Re-amping begins with an original recording of your instrument. Remember, a DI is designed to take a bass’s instrument-level signal and convert it to a balanced mic-level signal. In doing so, bass becomes easily integrated into the typical recording signal flow, wherein a microphone is connected to a preamp that boosts its output to line level for recording to a computer or tape. In essence, a DI “tricks” a mic preamp into treating the bass signal like a mic. Once the bass is recorded this way, its amplitude on the recording media is nominally at line level—much hotter than the original output of the bass. The same is true for the role a mic preamp plays in boosting the signal from a miked guitar (and, of course, you could record a DI guitar track in addition to the miked amp track for even more flexibility if you like).

Whether it’s bass or guitar, the signal is at line level once it’s recorded. A re-amp box takes this line-level signal from a recording system’s line output and converts it back down to instrument level. A re-amping device functions like a DI box—but in reverse. There are a variety of re-amp boxes on the market from companies like Radial and Little Labs.

The purpose of a re-amp box is to record a performance through a different signal chain than was used on the original session, at some point after the fact. Now that an instrument-level signal is available, anything it is plugged into won’t somehow discern that it was recorded at a different time. With our re-amp available, all of the problems that make us an afterthought are eliminated. An engineer needn’t be concerned about bleed into other mics or feel pressured not to focus on the other more complex challenges in the band. Attention can be paid to refining the bass sound, and the added dimensions of a miked amp can be integrated into the final product. Re-amping also encourages experimentation, as it’s easy to try out effects and other outboard gear with the luxury of time.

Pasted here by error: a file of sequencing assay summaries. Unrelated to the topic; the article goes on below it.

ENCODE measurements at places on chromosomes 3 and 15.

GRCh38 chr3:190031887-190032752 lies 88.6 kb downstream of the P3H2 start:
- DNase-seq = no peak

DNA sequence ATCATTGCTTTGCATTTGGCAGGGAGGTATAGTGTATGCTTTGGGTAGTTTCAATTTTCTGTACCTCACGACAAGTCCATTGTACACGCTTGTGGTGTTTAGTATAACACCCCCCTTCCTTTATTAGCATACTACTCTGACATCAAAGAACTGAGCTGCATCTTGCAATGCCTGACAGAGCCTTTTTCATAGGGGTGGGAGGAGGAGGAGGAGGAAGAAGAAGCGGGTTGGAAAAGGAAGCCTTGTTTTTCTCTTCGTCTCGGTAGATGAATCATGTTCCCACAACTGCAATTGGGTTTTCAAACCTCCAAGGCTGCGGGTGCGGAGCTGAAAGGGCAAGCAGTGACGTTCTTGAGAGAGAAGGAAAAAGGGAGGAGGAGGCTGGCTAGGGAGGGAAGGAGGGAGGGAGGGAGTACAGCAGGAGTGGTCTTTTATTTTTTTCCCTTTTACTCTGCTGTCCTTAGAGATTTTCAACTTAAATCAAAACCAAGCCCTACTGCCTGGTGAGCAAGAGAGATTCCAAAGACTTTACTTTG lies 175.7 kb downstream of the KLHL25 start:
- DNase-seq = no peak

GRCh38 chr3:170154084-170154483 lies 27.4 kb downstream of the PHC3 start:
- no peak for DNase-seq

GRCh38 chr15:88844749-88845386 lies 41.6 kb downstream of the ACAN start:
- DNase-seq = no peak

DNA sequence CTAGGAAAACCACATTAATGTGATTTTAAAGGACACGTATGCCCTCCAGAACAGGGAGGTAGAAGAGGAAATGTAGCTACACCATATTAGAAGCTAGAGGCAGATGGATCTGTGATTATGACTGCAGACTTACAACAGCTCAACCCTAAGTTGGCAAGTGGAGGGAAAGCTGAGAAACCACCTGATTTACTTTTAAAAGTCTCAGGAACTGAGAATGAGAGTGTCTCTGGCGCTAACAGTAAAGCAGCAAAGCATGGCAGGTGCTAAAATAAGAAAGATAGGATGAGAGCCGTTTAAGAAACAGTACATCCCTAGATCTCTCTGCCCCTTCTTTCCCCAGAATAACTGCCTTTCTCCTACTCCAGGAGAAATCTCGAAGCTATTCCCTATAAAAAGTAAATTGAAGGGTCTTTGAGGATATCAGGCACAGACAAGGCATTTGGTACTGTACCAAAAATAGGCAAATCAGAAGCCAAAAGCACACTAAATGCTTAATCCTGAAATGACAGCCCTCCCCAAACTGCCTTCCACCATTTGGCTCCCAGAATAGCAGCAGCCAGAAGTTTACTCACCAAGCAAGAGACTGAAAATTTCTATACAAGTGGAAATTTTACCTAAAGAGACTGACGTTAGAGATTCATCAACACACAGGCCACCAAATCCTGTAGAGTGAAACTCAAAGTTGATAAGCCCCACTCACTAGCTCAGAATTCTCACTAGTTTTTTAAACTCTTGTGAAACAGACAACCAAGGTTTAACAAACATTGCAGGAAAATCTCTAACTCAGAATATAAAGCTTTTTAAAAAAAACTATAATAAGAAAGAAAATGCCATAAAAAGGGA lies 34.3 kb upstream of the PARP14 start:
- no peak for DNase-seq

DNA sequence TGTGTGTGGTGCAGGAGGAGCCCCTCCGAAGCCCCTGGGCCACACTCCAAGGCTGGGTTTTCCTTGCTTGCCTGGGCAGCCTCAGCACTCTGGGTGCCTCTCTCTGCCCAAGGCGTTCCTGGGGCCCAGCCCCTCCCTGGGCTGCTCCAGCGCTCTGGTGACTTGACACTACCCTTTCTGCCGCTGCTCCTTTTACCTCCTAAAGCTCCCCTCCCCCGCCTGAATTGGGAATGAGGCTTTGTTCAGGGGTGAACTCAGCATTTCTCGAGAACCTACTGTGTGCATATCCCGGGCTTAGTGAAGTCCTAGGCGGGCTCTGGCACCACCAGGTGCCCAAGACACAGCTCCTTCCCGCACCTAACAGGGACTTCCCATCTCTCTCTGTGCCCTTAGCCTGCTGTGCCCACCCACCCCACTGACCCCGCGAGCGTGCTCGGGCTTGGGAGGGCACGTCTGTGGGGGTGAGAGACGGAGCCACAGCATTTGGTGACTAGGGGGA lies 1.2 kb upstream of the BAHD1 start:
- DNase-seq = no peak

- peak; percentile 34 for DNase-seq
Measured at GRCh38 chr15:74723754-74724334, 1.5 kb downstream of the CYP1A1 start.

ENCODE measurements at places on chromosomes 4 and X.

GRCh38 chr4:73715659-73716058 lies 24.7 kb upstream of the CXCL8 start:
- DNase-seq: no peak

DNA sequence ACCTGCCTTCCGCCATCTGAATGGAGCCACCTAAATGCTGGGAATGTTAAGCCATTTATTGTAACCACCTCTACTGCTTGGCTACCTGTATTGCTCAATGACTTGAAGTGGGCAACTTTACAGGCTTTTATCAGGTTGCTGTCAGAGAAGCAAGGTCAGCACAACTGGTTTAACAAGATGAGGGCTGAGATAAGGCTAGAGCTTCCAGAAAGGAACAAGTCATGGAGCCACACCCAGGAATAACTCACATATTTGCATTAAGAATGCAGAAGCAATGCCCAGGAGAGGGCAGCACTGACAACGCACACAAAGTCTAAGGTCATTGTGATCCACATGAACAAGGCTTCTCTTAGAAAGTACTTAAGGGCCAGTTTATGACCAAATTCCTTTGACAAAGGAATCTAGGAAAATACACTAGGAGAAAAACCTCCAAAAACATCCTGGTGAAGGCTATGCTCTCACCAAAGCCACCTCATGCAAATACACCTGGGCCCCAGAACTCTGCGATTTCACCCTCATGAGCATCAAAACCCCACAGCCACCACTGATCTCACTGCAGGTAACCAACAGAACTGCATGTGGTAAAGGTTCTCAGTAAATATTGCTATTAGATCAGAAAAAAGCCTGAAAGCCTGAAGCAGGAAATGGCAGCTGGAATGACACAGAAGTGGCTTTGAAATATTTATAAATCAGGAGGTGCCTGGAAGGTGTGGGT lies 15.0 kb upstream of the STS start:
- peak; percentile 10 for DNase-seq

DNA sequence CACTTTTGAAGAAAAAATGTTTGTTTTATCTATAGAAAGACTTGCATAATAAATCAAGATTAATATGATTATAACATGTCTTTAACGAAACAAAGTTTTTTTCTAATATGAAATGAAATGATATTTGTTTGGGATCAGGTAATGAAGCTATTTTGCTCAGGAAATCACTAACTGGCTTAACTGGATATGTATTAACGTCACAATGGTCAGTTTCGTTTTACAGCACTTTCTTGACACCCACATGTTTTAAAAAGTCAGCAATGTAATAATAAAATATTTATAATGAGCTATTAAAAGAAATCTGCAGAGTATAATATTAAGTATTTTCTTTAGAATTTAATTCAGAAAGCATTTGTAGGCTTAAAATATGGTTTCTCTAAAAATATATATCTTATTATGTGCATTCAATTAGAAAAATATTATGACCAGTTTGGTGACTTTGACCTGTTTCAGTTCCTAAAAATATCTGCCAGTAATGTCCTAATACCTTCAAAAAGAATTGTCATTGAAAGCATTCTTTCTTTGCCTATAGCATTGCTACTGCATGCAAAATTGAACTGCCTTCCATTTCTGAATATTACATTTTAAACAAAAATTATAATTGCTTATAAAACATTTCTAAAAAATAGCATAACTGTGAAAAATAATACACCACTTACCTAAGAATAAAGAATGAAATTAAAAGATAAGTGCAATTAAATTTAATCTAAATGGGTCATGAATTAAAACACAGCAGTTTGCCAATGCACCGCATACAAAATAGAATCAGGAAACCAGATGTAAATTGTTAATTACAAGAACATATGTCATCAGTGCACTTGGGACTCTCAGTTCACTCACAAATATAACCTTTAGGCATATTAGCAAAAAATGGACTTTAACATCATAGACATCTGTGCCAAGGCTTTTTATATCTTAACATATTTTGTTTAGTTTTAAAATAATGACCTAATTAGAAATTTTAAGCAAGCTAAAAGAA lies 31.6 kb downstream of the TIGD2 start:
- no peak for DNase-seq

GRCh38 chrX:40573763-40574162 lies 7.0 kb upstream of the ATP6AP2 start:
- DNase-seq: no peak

The most fun thing about re-amping is the opportunity for experimentation, and there are few better tools for this part of the process than Line 6’s range of amp and effects processors. Line 6 modeling technology gives users access to a stunning array of authentic-sounding effects, amp models, and more. I love integrating the Helix LT into my re-amping workflow. The impressive 123dB of dynamic range ensures my signal remains clean and clear, while the deep and diverse palette of sounds at my fingertips make finding the perfect vibe for a track a cinch. It’s also especially cool to have so much I/O on tap. While I often find myself using a re-amp to integrate a miked cab into what was once a DI-sourced track, I occasionally re-amp to integrate outboard effects and processing into my original signal’s sound. The Helix LT’s XLR output enables swift integration into my studio’s routing workflow, and the handy dual-channel effects loop makes it easy to integrate other pieces of outboard gear.